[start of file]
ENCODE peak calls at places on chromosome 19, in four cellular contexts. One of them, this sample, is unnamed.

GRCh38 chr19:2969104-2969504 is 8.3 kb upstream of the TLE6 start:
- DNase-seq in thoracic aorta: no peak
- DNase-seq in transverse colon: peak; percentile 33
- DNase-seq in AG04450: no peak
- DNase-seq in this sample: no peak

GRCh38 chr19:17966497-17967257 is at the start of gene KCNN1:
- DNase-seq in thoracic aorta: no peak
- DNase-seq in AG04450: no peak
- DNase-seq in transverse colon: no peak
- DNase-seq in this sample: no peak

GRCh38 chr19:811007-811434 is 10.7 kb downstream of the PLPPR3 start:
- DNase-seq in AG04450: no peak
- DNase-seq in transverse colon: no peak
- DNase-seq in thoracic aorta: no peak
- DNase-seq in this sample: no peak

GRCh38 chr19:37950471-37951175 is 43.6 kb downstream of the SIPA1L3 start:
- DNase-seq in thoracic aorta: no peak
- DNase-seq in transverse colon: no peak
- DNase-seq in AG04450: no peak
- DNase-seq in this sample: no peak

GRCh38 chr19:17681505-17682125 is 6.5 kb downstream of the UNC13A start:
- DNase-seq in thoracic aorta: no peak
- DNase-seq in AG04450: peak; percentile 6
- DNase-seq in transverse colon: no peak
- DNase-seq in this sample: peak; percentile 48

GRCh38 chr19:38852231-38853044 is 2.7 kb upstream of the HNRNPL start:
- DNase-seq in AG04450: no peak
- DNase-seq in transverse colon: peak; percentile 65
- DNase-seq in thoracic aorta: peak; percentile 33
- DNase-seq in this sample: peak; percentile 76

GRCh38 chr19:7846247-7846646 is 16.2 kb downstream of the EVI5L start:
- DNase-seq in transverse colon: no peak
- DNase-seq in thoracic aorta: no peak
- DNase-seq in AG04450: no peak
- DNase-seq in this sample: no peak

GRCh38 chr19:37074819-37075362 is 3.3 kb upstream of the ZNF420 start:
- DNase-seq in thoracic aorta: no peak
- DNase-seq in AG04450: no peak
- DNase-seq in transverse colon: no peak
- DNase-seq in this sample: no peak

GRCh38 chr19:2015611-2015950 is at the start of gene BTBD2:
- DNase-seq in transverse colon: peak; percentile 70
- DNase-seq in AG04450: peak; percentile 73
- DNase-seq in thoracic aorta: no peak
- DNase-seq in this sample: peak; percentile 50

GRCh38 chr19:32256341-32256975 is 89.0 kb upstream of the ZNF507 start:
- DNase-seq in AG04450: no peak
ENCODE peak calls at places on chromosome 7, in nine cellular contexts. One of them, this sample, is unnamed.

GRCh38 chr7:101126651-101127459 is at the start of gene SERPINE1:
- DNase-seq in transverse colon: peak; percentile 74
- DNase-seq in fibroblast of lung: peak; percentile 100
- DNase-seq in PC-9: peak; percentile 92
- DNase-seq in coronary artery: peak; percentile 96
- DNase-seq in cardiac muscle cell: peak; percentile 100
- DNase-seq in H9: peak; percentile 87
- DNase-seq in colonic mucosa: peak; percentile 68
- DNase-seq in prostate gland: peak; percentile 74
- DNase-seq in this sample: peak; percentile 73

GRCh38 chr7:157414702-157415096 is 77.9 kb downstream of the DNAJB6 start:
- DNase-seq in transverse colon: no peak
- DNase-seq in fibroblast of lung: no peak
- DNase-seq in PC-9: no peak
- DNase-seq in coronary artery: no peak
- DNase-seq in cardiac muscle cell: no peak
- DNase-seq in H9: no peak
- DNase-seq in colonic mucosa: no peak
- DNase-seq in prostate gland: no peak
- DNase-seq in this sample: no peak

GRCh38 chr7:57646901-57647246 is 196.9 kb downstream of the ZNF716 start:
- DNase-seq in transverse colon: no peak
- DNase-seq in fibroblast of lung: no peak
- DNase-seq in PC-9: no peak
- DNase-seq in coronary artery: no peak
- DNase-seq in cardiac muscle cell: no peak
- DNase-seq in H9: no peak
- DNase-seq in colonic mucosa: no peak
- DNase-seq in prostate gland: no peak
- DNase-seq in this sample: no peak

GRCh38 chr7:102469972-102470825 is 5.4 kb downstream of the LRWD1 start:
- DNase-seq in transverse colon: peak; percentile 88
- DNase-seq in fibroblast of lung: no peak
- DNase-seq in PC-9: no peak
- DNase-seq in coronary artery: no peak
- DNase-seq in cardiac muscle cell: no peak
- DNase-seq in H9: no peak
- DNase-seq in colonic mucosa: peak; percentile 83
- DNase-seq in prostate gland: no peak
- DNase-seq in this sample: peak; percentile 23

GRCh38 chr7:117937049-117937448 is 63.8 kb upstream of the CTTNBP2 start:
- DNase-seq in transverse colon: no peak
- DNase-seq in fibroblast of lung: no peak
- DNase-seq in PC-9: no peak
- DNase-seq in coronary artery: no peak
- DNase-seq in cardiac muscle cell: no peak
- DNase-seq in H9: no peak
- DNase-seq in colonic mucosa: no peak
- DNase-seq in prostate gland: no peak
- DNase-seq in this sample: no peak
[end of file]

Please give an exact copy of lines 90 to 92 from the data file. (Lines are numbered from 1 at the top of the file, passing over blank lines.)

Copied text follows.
GRCh38 chr7:117937049-117937448 is 63.8 kb upstream of the CTTNBP2 start:
- DNase-seq in transverse colon: no peak
- DNase-seq in fibroblast of lung: no peak